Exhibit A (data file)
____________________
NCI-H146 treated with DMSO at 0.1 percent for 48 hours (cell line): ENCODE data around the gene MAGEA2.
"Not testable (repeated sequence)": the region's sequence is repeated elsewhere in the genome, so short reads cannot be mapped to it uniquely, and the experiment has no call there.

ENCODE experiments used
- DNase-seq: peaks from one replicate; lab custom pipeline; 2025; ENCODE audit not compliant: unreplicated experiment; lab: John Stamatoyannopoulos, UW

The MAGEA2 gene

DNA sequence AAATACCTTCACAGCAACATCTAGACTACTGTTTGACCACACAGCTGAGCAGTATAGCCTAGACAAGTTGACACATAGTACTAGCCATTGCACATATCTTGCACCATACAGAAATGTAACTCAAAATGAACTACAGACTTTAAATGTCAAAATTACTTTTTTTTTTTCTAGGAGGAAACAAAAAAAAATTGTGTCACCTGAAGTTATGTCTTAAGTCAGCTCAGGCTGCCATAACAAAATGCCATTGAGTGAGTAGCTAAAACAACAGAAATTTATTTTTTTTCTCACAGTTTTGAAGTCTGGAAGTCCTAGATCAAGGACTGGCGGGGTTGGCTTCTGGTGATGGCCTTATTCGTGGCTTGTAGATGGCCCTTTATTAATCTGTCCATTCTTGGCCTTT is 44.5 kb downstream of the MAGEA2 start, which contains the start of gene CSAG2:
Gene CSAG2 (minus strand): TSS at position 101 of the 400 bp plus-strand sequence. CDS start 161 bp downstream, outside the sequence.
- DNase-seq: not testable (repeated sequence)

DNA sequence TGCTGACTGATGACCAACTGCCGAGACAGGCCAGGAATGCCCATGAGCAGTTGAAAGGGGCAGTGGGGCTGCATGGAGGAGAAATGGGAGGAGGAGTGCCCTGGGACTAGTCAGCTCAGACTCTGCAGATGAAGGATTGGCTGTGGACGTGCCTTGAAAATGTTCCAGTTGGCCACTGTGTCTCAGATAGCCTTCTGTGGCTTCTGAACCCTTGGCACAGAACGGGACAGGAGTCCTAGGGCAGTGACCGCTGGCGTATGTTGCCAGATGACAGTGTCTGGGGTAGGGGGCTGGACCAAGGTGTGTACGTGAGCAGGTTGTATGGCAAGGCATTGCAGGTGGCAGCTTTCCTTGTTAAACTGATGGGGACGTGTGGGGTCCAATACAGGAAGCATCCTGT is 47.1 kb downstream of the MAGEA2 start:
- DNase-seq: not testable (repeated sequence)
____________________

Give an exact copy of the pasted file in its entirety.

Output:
NCI-H146 treated with DMSO at 0.1 percent for 48 hours (cell line): ENCODE data around the gene MAGEA2.
"Not testable (repeated sequence)": the region's sequence is repeated elsewhere in the genome, so short reads cannot be mapped to it uniquely, and the experiment has no call there.

ENCODE experiments used
- DNase-seq: peaks from one replicate; lab custom pipeline; 2025; ENCODE audit not compliant: unreplicated experiment; lab: John Stamatoyannopoulos, UW

The MAGEA2 gene

DNA sequence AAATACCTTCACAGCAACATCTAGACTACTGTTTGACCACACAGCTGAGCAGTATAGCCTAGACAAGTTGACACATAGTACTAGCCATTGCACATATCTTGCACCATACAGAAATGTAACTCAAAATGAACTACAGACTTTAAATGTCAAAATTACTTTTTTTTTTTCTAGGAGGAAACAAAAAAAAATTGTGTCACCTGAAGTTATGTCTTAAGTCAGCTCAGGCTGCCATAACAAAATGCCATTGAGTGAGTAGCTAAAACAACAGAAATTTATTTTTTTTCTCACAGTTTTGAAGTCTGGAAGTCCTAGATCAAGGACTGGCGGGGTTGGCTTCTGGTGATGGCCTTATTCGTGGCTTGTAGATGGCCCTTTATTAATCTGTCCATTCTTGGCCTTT is 44.5 kb downstream of the MAGEA2 start, which contains the start of gene CSAG2:
Gene CSAG2 (minus strand): TSS at position 101 of the 400 bp plus-strand sequence. CDS start 161 bp downstream, outside the sequence.
- DNase-seq: not testable (repeated sequence)

DNA sequence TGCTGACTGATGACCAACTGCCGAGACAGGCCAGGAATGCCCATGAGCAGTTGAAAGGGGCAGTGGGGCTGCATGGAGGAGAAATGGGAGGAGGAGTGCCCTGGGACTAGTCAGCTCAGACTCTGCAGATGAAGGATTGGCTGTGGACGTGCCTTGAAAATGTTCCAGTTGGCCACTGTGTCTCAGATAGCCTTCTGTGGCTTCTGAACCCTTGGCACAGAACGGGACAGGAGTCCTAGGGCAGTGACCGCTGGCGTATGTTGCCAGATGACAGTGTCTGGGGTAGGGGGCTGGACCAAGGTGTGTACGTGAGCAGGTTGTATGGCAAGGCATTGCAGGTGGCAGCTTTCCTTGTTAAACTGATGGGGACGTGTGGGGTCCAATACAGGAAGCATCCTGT is 47.1 kb downstream of the MAGEA2 start:
- DNase-seq: not testable (repeated sequence)